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How to Deep-Fry Your Turkey Without Burning Your House Down

Holy shit is it dangerous to deep fry a turkey (but it’s also totally worth it!!!)

If you’ve never had deep-fried turkey, there is simply no way for you to understand how good it is. I had it once, 15 years ago, and in the years since, I’ve never forgotten the turkey’s juicy, near-magical flavor. Despite this, I have never tried to make deep-fried turkey for myself because I am outright terrified to attempt it (this, coming from the same idiot who recently cooked a dictionary in the microwave). Why have I never tried to deep fry a turkey? Because deep-frying a turkey is dangerous as fuck!

How dangerous? 

Well, according to the National Fire Protection Association, deep fryers cause five deaths, 60 injuries and destroy 900 homes every year. While those aren’t all turkey-related, Thanksgiving is certainly a big contributor, as that’s the busiest day of the year for fire departments. In fact, numbers put out by the U.S. Fire Administration say that an estimated 2,400 residential building fires occur on Thanksgiving Day every year. Still not concerned? Just look at this video that the National Fire Protection Association put out about how quickly a deep-frying turkey fire can get out of control.

Holy shit, that’s scary! 

Now take a look at this one:

JESUS FUCKING CHRIST!

You see now why I haven’t deep fried a turkey? Terrifying. No way. Not doing it. But if you are, please, please, please follow the safety tips below because, if you don’t, you will fucking die! Did you see those videos!? 

Okay, I’ll calm down now. If you decide you want to deep fry a turkey, that’s your call. This is really all about the safety side of things, so feel free to Google a recipe that suits your tastes, though chef Julia Skinner says that it doesn’t have to be complicated. She personally recommends brining the turkey overnight with bay leaves, garlic and black peppercorn. (Again, trust me, the turkey will be delicious enough without some crazy recipe.)

As for the safety tips, here you go, courtesy of PBS and other reputable sources:

  • Buy yourself a legit turkey fryer and do your research on its safety reviews and how big of a turkey it holds, how much oil to put in and all that stuff. Don’t try to homemake this kind of thing, otherwise you’ll turn out like this idiot who had to put dirt all over his turkey to prevent his home from burning down.
  • When you’re picking out a turkey, make sure that you buy one that’s within the recommended weight for the fryer. Generally that means one that’s less than 20 pounds, but check your fryer instructions to be sure. 
  • You want to fry your bird in peanut oil. Why? Because you’re going to be cooking the bird at about 375 degrees and peanut oil has a higher smoke point than most oils. A smoke point is when oil begins to smoke. Canola, for example, smokes at 400 degrees, but peanut oil smokes at 450 degrees, so peanut oil is going to have a cleaner flavor. Also, peanut oil has a high flashpoint. What’s a flashpoint? Well, that’s when oil can ignite itself and — you guessed it — explode!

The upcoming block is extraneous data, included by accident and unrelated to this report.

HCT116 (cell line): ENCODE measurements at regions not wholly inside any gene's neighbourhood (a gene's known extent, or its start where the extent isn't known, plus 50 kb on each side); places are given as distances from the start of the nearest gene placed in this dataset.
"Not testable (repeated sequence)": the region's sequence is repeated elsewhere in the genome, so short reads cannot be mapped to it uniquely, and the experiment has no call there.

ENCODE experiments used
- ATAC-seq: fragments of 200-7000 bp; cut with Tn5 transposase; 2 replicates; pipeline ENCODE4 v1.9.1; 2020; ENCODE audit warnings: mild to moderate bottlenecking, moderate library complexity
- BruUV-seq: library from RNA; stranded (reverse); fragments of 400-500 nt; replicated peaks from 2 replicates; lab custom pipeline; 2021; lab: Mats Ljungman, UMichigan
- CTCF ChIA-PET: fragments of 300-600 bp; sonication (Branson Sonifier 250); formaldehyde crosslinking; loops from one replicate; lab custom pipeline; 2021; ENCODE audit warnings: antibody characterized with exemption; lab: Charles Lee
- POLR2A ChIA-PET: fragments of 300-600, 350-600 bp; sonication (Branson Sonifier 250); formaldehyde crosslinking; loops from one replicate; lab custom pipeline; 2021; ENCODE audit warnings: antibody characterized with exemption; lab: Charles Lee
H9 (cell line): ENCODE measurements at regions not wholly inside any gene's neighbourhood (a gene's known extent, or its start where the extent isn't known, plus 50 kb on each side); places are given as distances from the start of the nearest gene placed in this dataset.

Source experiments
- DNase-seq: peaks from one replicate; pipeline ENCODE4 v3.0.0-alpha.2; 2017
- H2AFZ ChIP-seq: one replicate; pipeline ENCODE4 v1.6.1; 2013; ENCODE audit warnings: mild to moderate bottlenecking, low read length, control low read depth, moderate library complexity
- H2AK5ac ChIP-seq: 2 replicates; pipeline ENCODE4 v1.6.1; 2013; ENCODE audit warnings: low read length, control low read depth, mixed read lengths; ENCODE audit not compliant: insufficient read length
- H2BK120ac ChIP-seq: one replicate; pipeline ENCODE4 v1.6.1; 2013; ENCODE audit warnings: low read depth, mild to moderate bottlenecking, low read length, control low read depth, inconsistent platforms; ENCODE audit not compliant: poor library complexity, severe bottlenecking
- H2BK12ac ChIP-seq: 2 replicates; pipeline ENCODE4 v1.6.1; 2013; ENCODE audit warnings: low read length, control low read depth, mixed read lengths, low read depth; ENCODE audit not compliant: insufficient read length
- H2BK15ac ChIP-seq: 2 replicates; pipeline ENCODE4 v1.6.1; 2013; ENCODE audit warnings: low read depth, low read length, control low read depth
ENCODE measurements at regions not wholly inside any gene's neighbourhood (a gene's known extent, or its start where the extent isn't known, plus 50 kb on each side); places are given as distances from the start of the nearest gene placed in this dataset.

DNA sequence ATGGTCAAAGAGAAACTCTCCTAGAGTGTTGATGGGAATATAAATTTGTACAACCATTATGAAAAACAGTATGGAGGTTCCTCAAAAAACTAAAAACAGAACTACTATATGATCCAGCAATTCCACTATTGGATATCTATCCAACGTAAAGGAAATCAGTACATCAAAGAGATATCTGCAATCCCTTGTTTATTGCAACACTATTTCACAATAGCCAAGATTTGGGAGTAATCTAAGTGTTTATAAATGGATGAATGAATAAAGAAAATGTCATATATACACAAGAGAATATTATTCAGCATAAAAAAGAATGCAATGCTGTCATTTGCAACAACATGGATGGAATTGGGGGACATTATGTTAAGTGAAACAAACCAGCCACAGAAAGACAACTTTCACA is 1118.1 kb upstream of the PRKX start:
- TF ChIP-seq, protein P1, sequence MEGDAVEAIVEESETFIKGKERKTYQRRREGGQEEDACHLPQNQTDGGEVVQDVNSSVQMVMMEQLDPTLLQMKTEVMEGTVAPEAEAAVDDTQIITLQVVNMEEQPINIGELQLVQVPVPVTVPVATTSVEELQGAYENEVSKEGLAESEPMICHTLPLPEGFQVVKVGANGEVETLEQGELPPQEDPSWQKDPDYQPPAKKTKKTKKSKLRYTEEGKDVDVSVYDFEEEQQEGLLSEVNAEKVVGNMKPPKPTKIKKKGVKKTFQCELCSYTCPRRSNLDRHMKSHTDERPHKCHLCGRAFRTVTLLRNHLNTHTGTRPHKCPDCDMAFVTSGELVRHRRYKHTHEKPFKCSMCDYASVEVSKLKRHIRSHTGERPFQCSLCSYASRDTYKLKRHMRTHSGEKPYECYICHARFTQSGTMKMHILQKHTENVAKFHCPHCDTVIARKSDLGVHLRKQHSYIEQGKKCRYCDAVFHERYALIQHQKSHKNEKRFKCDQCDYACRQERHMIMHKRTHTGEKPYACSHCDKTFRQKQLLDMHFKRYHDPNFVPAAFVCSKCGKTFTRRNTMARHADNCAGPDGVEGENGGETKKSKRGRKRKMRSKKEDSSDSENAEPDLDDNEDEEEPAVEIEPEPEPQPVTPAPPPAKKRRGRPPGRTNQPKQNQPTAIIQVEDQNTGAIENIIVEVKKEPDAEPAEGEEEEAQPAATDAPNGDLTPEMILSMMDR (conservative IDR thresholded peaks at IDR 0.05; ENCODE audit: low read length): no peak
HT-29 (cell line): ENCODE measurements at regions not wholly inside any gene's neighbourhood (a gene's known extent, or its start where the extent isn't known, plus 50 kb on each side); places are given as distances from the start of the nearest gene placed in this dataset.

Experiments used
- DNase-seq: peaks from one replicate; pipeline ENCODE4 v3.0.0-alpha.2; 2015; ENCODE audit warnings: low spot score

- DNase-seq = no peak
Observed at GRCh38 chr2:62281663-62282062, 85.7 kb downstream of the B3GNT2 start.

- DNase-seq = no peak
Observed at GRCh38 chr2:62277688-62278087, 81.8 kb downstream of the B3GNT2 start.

• Find an outdoor, flat, stable surface for your fryer that’s at least 10 feet away from your house, any trees and anything else that can catch on fire. Also, be sure you keep any kids and pets far away unless you want barbecued kitty cat as a Thanksgiving side.
  • A turkey must be completely thawed to be fried and it should also be as dry as possible. Remember the fireball in the second video above? That’s from a frozen turkey, and as the video explains, “Oil has a higher boiling point than water. When a frozen turkey is dropped into hot oil, the ice begins to turn to steam. The rapidly expanding steam causes the oil to boil over,” and that results in what’s called a BLEVE, or a “boiling liquid expanding vapor explosion.” This is also why your turkey should be as dry as possible. Remember, oil and water don’t mix!
  • You don’t want to overfill your pot. If you do, the oil can spill over, exploding everything, so make sure you follow your fryer’s directions depending upon the weight of your turkey (there will also likely be a “max fill” line). If you don’t have that, a good trick to determine how much oil you need is to put the uncooked turkey into the fryer pot and pour water in until the bird is covered. Then you remove the turkey, and wherever the water line is, that’s how much oil you need (obviously, this trick should be done without any kind of flame involved).
  • When you’re lowering the bird in and monitoring it, wear goggles, long sleeves and oven mitts. Yes, you’ll look like an asshole, but you’ll be a living asshole.
  • Keep an “ABC” dry chemical fire extinguisher handy. If a fire does break out, never throw water onto a grease fire unless you want to be engulfed in an inferno and die a painful death.
  • Once the peanut oil is heated to 375 to 390 degrees, it’s time to put your bird in. So, with the body cavity facing downwards, slowly lower the turkey into the pot. If you slam-dunk that shit like you’re Michael Jordan, the oil may splash and hit the burner, causing a fire or even an explosion. 
  • Cook time is three and a half minutes per pound. 
  • Never leave the fryer unattended. I don’t give a fuck if the game is on.
  • Once it’s done cooking, remove the bird and let the fryer sit overnight. This is one time when it’s good to procrastinate cleaning something.

Now, once the turkey cools a little, feel free to indulge in Turkey Heaven, and while you’re at it, be sure to thank your respective higher power for sparing your life.

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